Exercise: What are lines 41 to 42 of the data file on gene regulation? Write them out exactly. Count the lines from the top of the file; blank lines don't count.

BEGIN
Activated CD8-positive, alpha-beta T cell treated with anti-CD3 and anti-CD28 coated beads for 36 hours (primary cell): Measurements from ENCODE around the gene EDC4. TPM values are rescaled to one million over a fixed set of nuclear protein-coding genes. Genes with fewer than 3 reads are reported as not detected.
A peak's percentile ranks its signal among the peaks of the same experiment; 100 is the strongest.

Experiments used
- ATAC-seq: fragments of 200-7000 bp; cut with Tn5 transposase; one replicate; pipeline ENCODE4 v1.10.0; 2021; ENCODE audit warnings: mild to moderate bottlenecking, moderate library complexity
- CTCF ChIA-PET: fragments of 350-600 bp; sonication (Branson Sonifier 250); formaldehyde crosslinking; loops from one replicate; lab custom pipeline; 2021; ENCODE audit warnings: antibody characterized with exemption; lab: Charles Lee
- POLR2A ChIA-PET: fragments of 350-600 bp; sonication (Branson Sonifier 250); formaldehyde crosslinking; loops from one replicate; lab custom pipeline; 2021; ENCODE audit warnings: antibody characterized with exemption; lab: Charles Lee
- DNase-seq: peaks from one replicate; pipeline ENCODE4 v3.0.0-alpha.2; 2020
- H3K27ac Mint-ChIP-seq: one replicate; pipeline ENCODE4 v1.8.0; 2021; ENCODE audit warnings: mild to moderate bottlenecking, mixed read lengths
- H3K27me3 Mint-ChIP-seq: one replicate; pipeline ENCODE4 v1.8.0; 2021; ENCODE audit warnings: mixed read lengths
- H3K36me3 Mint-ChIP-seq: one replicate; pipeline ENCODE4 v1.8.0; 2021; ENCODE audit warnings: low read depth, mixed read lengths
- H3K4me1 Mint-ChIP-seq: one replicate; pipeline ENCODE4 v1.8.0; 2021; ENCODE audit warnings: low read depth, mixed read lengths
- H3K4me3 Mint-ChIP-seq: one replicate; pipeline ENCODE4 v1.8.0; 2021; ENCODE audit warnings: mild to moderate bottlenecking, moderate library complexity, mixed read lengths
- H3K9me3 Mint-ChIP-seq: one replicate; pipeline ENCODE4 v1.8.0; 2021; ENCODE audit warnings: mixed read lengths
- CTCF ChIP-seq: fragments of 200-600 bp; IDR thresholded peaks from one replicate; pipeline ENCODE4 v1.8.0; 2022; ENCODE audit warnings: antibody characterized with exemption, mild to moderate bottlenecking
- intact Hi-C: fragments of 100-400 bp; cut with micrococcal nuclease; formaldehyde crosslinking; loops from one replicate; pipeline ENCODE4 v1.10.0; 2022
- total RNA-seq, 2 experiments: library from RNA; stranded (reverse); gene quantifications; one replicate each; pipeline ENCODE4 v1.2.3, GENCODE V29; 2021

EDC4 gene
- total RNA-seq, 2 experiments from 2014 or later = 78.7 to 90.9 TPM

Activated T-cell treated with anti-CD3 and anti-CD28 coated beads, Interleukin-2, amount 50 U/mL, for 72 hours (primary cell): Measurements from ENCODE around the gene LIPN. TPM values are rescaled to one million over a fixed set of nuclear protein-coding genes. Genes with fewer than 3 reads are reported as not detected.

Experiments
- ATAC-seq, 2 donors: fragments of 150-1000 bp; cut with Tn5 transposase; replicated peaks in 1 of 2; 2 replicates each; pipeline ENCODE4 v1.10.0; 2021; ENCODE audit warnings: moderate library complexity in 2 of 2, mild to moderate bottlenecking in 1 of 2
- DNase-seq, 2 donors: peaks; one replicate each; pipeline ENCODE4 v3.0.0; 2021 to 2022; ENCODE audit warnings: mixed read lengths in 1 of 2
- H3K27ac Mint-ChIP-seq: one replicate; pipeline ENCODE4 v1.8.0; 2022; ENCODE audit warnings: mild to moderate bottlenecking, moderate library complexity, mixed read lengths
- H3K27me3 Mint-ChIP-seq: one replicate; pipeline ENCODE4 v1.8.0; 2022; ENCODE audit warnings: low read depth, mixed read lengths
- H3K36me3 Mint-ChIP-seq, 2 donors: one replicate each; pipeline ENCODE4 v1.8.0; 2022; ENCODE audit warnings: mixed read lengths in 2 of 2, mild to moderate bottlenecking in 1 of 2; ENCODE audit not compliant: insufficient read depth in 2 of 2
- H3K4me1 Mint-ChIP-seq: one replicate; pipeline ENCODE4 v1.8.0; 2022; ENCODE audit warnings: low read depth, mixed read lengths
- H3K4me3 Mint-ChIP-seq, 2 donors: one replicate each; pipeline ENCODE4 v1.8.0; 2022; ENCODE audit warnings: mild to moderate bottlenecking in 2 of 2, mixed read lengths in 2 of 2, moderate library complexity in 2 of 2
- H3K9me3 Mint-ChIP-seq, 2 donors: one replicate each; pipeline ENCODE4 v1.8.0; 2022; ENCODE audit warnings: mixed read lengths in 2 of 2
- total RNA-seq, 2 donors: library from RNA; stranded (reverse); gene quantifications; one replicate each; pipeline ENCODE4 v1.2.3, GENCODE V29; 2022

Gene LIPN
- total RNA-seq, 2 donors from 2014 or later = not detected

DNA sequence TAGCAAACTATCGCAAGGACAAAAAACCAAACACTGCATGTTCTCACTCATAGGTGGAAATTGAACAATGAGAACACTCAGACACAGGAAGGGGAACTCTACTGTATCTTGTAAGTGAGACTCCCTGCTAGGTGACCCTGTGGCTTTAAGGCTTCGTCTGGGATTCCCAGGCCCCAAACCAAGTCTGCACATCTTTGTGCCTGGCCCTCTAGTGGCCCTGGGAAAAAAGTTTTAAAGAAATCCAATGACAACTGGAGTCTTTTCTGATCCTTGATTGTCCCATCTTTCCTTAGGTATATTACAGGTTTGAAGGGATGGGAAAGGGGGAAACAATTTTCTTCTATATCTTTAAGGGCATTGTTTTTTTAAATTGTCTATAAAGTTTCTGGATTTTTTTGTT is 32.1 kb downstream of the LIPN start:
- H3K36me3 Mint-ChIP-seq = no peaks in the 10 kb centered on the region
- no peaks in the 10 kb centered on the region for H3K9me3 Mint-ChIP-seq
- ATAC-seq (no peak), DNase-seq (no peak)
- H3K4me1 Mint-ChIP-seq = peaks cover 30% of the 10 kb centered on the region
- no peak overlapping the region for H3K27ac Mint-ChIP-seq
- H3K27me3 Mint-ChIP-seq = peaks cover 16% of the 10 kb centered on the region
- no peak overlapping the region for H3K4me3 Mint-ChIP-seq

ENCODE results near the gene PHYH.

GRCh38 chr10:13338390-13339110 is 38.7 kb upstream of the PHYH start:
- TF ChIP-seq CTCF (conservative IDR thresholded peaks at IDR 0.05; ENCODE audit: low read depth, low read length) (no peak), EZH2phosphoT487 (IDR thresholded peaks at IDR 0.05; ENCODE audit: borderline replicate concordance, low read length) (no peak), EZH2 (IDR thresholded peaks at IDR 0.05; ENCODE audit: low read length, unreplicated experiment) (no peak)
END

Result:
GRCh38 chr10:13338390-13339110 is 38.7 kb upstream of the PHYH start:
- TF ChIP-seq CTCF (conservative IDR thresholded peaks at IDR 0.05; ENCODE audit: low read depth, low read length) (no peak), EZH2phosphoT487 (IDR thresholded peaks at IDR 0.05; ENCODE audit: borderline replicate concordance, low read length) (no peak), EZH2 (IDR thresholded peaks at IDR 0.05; ENCODE audit: low read length, unreplicated experiment) (no peak)